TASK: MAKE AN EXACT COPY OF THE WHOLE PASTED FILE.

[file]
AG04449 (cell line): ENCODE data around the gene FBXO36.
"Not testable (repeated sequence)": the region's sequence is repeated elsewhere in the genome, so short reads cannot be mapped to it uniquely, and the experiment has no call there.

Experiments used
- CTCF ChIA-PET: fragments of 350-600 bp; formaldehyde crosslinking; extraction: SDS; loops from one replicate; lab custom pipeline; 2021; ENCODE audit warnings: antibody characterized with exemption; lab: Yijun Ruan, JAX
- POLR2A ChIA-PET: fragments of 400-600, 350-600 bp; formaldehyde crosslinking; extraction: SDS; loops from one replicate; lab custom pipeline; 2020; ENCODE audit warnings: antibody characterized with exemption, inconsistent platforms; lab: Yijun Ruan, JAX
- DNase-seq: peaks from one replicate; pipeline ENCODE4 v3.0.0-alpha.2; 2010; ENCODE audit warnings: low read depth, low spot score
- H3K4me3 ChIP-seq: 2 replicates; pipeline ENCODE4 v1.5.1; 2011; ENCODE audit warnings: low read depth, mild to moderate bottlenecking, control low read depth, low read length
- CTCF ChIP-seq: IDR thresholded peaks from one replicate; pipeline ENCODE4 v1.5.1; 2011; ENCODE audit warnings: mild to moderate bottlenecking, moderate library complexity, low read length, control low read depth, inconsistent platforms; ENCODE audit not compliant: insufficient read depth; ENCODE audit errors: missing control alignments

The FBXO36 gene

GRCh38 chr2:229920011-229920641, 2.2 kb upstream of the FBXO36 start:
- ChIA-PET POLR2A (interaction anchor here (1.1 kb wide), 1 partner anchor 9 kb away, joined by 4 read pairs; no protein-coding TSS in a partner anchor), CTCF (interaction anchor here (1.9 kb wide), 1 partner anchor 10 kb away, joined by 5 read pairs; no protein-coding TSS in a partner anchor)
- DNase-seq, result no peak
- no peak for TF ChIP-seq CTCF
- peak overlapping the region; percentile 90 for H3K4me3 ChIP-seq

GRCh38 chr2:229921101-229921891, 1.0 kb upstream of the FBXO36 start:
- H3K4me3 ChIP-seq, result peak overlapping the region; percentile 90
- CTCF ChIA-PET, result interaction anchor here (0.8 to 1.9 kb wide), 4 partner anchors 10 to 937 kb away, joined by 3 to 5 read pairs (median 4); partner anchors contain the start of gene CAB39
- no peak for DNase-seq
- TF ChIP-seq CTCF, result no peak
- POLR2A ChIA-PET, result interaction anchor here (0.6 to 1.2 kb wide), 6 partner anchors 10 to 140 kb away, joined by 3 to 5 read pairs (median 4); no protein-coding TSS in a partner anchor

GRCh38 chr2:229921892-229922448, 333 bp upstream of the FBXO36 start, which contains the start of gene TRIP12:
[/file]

AG04449 (cell line): ENCODE data around the gene FBXO36.
"Not testable (repeated sequence)": the region's sequence is repeated elsewhere in the genome, so short reads cannot be mapped to it uniquely, and the experiment has no call there.

Experiments used
- CTCF ChIA-PET: fragments of 350-600 bp; formaldehyde crosslinking; extraction: SDS; loops from one replicate; lab custom pipeline; 2021; ENCODE audit warnings: antibody characterized with exemption; lab: Yijun Ruan, JAX
- POLR2A ChIA-PET: fragments of 400-600, 350-600 bp; formaldehyde crosslinking; extraction: SDS; loops from one replicate; lab custom pipeline; 2020; ENCODE audit warnings: antibody characterized with exemption, inconsistent platforms; lab: Yijun Ruan, JAX
- DNase-seq: peaks from one replicate; pipeline ENCODE4 v3.0.0-alpha.2; 2010; ENCODE audit warnings: low read depth, low spot score
- H3K4me3 ChIP-seq: 2 replicates; pipeline ENCODE4 v1.5.1; 2011; ENCODE audit warnings: low read depth, mild to moderate bottlenecking, control low read depth, low read length
- CTCF ChIP-seq: IDR thresholded peaks from one replicate; pipeline ENCODE4 v1.5.1; 2011; ENCODE audit warnings: mild to moderate bottlenecking, moderate library complexity, low read length, control low read depth, inconsistent platforms; ENCODE audit not compliant: insufficient read depth; ENCODE audit errors: missing control alignments

The FBXO36 gene

GRCh38 chr2:229920011-229920641, 2.2 kb upstream of the FBXO36 start:
- ChIA-PET POLR2A (interaction anchor here (1.1 kb wide), 1 partner anchor 9 kb away, joined by 4 read pairs; no protein-coding TSS in a partner anchor), CTCF (interaction anchor here (1.9 kb wide), 1 partner anchor 10 kb away, joined by 5 read pairs; no protein-coding TSS in a partner anchor)
- DNase-seq, result no peak
- no peak for TF ChIP-seq CTCF
- peak overlapping the region; percentile 90 for H3K4me3 ChIP-seq

GRCh38 chr2:229921101-229921891, 1.0 kb upstream of the FBXO36 start:
- H3K4me3 ChIP-seq, result peak overlapping the region; percentile 90
- CTCF ChIA-PET, result interaction anchor here (0.8 to 1.9 kb wide), 4 partner anchors 10 to 937 kb away, joined by 3 to 5 read pairs (median 4); partner anchors contain the start of gene CAB39
- no peak for DNase-seq
- TF ChIP-seq CTCF, result no peak
- POLR2A ChIA-PET, result interaction anchor here (0.6 to 1.2 kb wide), 6 partner anchors 10 to 140 kb away, joined by 3 to 5 read pairs (median 4); no protein-coding TSS in a partner anchor

GRCh38 chr2:229921892-229922448, 333 bp upstream of the FBXO36 start, which contains the start of gene TRIP12: